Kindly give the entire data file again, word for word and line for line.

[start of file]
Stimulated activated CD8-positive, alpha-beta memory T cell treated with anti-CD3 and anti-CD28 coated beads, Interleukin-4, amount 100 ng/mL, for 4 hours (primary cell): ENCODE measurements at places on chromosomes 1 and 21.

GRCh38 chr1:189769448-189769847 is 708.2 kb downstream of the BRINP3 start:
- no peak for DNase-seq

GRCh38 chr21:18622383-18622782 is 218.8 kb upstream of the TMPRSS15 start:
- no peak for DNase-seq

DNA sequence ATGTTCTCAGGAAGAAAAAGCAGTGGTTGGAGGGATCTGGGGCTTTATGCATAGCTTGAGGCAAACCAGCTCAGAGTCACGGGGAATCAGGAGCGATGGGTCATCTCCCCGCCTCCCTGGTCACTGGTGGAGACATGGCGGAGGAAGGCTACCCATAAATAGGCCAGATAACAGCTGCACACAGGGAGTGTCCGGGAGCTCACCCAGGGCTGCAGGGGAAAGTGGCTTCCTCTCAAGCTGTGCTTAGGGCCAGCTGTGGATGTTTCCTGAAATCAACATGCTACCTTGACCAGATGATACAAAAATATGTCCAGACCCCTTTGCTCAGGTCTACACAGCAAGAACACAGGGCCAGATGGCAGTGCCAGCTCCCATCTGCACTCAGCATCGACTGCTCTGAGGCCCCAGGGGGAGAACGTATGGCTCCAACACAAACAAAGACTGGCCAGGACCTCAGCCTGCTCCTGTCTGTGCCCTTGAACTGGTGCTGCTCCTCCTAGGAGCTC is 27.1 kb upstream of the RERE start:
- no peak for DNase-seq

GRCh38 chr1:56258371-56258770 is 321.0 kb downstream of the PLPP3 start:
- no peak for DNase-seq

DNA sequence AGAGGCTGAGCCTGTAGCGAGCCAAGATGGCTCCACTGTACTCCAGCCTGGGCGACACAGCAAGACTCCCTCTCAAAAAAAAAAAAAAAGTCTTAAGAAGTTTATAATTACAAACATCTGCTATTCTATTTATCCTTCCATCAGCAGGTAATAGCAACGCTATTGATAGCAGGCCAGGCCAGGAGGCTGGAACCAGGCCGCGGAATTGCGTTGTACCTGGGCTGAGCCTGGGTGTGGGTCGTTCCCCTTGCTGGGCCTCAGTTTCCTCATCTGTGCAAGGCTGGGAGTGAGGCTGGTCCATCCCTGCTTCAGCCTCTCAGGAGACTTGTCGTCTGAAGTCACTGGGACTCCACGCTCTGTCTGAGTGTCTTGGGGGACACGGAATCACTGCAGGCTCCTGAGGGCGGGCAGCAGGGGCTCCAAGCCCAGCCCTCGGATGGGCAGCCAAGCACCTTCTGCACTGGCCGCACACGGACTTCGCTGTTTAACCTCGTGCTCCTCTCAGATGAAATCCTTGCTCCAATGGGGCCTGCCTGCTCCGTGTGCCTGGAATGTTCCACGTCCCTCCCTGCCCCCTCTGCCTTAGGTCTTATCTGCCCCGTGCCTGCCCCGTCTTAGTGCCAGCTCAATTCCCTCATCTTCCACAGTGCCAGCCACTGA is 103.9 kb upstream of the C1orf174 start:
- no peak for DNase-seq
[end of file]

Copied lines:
Stimulated activated CD8-positive, alpha-beta memory T cell treated with anti-CD3 and anti-CD28 coated beads, Interleukin-4, amount 100 ng/mL, for 4 hours (primary cell): ENCODE measurements at places on chromosomes 1 and 21.

GRCh38 chr1:189769448-189769847 is 708.2 kb downstream of the BRINP3 start:
- no peak for DNase-seq

GRCh38 chr21:18622383-18622782 is 218.8 kb upstream of the TMPRSS15 start:
- no peak for DNase-seq

DNA sequence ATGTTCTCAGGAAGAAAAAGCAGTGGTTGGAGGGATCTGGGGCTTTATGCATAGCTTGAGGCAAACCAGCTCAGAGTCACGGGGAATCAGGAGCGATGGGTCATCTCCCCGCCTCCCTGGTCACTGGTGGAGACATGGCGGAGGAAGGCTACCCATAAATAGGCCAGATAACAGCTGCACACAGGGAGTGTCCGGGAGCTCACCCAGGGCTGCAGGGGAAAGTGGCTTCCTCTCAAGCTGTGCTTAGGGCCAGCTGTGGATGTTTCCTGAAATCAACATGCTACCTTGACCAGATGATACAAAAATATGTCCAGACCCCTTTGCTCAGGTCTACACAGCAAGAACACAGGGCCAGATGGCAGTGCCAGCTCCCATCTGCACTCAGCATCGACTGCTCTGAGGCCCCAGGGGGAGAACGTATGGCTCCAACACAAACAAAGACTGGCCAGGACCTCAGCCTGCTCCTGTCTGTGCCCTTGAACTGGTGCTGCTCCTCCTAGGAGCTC is 27.1 kb upstream of the RERE start:
- no peak for DNase-seq

GRCh38 chr1:56258371-56258770 is 321.0 kb downstream of the PLPP3 start:
- no peak for DNase-seq

DNA sequence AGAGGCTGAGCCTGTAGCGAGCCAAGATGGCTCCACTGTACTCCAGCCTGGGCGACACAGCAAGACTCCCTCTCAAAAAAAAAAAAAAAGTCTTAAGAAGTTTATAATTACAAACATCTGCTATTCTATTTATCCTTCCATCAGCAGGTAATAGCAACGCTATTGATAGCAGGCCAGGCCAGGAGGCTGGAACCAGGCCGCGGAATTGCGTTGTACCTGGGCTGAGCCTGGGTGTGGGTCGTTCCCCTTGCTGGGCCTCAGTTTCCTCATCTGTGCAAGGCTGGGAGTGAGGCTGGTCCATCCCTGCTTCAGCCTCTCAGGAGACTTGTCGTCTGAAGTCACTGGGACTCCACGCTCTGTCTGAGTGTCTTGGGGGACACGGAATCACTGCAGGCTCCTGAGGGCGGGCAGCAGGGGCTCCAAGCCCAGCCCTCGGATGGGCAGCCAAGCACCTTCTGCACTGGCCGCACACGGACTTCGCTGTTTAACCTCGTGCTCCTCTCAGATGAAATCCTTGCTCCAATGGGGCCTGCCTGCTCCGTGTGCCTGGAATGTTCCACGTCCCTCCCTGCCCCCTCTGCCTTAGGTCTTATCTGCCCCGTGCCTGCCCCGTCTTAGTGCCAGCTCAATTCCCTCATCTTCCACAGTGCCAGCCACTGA is 103.9 kb upstream of the C1orf174 start:
- no peak for DNase-seq